When our older sons dropped the ball, and they did, from time to time, there were consequences that affected the whole family. Those consequences were evident and while not catastrophic, they made life far more difficult. Decisions were made as to which appointments and activities would need to be scrapped when that occurred. People went without things that were important to them. Either everybody in the family did their part or everybody in the home suffered. Those times of necessity, while difficult, molded our teens. While our parenting path was not designed with the purpose of teaching kids responsibility, that is exactly where it led.
We overachieved in our quest to make caring for our family more manageable. So much for teaching kids responsibility.
Within a year-and-a-half after our first children from Russia came home, two teenaged biological sisters from Russia joined our family. These kids came with severe difficulties. A family that had been incredibly busy became overwhelmed. We had been greatly blessed when it came to finances and we built a new home focusing on the challenges of a very big family. There were two refrigerators in the kitchen plus a third and a deep freeze in the garage. We had two ovens, eight burners on the stove top, two dish washers, a laundry chute, three large washers, three large dryers, a heat on demand water system, and eight bathrooms. Soon we were back on top. We could skip doing laundry for a couple of days. We could even be (dare I say???) lazy once in a while. We overachieved in our quest to make caring for our family more manageable. So much for teaching kids responsibility.
Then our older children began to spread their wings and move on. Our younger children were nearing the ages that our older ones were when we thrust responsibility upon them. But now, instead of eleven of us in the home, there were seven (I know, it still sounds like a lot to you, but to us, we had slowed from a D-day invasion to musical chairs).
It didn’t take long to see that our best laid plans were a tragedy for teaching kids responsibility.
The size of the family living at home had dropped by almost forty percent. Our child who required the most attention and resources (one of our oldest daughters from Russia) had also moved on (though like our others, we are still very involved with her). And here we sit in a home designed to deal with more than twice what we have going on. Sure… it makes things easy. No one ever waits for a bathroom. We can put off trips to the grocery store again and again. We can skip doing laundry like nobody’s business. Our family can act like a bunch of spoiled rich people. It didn’t take long to see that our best laid plans were a tragedy for teaching kids responsibility.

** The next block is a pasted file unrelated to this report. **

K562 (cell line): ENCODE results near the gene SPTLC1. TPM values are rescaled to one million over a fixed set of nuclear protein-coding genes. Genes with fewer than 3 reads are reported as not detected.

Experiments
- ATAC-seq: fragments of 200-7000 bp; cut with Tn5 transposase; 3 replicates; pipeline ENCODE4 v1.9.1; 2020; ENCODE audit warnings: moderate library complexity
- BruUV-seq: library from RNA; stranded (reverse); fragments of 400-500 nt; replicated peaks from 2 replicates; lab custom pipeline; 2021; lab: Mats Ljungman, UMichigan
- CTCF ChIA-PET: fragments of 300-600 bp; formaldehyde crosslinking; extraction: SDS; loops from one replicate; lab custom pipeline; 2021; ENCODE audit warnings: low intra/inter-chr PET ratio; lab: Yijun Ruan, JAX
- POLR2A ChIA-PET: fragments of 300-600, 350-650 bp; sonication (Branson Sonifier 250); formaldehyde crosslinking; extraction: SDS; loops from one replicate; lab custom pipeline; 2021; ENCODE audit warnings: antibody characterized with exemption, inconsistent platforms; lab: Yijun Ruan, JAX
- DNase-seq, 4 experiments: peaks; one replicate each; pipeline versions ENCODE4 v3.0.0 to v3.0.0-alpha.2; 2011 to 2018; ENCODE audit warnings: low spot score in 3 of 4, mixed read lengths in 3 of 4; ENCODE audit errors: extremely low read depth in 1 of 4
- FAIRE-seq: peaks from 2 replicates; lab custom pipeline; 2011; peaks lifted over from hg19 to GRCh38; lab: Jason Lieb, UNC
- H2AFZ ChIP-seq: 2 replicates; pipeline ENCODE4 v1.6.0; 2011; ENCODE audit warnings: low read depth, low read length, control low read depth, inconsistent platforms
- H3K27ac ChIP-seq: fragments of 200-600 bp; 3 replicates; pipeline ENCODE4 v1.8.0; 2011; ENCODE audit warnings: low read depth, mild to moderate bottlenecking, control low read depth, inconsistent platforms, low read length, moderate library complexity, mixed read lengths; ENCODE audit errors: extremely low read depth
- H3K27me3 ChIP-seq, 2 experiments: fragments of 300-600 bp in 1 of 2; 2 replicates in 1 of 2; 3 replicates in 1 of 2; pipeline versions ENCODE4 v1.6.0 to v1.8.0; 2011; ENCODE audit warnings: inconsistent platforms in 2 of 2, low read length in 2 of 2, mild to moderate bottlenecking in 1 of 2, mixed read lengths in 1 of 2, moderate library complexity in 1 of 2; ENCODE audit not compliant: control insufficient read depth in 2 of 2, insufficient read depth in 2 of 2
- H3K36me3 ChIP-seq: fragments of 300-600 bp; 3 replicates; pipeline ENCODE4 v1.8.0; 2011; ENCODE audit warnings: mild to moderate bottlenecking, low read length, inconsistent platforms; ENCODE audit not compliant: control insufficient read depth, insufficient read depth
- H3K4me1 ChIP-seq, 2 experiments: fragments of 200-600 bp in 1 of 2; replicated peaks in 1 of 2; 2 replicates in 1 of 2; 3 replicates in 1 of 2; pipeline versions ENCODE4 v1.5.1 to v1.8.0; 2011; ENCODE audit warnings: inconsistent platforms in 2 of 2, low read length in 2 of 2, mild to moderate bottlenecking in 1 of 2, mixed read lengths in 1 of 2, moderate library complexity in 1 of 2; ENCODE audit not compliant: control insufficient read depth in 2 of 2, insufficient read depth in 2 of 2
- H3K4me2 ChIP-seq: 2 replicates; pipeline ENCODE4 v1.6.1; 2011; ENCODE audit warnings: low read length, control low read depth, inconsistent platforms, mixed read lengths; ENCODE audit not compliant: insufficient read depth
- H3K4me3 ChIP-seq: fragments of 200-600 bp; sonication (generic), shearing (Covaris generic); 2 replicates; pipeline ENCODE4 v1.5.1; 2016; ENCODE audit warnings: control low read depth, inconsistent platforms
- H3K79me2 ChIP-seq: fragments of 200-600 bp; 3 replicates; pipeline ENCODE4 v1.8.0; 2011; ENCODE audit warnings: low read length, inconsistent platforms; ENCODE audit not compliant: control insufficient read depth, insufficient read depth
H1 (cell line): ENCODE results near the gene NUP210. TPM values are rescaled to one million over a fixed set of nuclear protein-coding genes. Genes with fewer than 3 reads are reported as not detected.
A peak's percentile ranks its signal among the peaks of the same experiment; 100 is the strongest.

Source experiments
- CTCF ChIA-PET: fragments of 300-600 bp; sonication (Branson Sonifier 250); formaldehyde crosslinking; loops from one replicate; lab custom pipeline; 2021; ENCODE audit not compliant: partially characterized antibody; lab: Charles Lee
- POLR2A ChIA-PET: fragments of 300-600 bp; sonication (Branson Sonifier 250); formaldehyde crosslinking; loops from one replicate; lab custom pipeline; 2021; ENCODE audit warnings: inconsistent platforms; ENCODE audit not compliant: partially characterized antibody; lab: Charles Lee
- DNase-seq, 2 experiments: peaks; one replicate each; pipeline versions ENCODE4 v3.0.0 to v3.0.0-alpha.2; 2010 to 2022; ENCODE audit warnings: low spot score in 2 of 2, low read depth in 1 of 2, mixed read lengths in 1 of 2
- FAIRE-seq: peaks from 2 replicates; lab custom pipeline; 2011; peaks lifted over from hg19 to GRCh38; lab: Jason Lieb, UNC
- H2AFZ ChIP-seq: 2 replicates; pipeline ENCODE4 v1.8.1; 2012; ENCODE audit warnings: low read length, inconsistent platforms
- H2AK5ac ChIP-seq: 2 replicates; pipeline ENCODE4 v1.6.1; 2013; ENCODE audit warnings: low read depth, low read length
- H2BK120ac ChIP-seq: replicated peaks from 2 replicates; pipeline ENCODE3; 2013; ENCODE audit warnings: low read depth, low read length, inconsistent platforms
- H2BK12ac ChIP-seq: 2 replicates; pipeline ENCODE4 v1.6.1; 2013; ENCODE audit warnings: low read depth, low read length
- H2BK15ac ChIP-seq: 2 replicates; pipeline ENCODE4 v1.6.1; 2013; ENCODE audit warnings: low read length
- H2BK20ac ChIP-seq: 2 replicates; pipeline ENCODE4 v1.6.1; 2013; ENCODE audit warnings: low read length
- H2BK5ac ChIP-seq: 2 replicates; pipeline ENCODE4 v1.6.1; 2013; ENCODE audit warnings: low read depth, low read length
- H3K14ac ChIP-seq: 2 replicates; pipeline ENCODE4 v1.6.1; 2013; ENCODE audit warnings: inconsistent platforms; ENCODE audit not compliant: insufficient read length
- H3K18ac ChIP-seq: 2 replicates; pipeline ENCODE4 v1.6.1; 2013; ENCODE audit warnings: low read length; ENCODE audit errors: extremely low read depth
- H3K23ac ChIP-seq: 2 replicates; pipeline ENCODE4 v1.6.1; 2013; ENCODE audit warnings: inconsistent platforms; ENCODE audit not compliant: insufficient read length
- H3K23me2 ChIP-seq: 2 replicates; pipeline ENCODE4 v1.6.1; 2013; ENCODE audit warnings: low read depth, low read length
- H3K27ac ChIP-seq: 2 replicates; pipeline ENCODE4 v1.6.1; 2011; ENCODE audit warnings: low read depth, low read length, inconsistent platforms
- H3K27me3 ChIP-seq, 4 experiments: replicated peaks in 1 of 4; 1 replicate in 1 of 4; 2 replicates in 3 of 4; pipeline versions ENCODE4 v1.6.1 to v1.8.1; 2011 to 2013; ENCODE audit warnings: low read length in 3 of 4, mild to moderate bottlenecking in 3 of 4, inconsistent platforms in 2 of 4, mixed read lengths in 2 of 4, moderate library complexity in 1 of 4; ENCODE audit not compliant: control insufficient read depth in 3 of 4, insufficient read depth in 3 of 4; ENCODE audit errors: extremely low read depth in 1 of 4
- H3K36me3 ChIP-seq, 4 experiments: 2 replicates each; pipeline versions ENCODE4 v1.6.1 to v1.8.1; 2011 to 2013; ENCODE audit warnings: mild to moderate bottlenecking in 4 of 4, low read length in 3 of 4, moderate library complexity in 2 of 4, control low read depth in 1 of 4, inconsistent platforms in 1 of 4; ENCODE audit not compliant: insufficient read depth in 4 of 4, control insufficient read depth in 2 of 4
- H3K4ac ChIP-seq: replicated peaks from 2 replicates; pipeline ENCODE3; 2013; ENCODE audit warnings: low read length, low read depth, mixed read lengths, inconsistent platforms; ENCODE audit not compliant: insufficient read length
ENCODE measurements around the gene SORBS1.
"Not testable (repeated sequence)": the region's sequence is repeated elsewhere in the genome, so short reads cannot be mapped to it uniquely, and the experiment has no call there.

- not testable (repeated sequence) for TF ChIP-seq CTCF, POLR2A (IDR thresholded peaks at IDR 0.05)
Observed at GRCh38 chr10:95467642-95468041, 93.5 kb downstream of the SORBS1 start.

We needed to do something more if we were as committed to teaching kids responsibility as we said we were.
I wanted my younger children to turn out like my older ones. I wanted them to understand the importance and blessings of being responsible. We still abused the family business in using it to teach our children to work and manage money. Even so, that was only teaching them the selfish part of the equation. We needed to do something more if we were as committed to teaching kids responsibility as we said we were.
In our scramble to care for our family, first, we had largely forgotten about the community. And the community is what saved us. Amy arranged for us to do a book club at the local retirement home twice a week. Setting up, cleaning up and providing treats worked wonders for restoring some of our resources for teaching kids responsibility. We took charge of doing several reunions and community events during summer months. Those require many hours of work in the home before and after the actual events. During holidays we have assigned our children to find places we can make a difference. (Their favorites are to find things to do where we won’t be seen.)
Finding places and resources for teaching kids responsibility takes more parenting effort than it used to in our family. We’re not as good at teaching those lessons as when they came of necessity, though. But as my children learn responsibility, I hope that they learn something else that’s just as important. I hope they learn about teaching kids responsibility for when they have their own homes and families.
Your comments matter. Please scroll down and share your thoughts!
More articles by John M. Simmons about Parenting
Follow John M. Simmons on his blog
Ensure you don’t miss anything by signing up for Our Weekly Newsletter. This is all you need to be qualified for occasional giveaways like the Kindle Fire that Kristy Goulart won in July!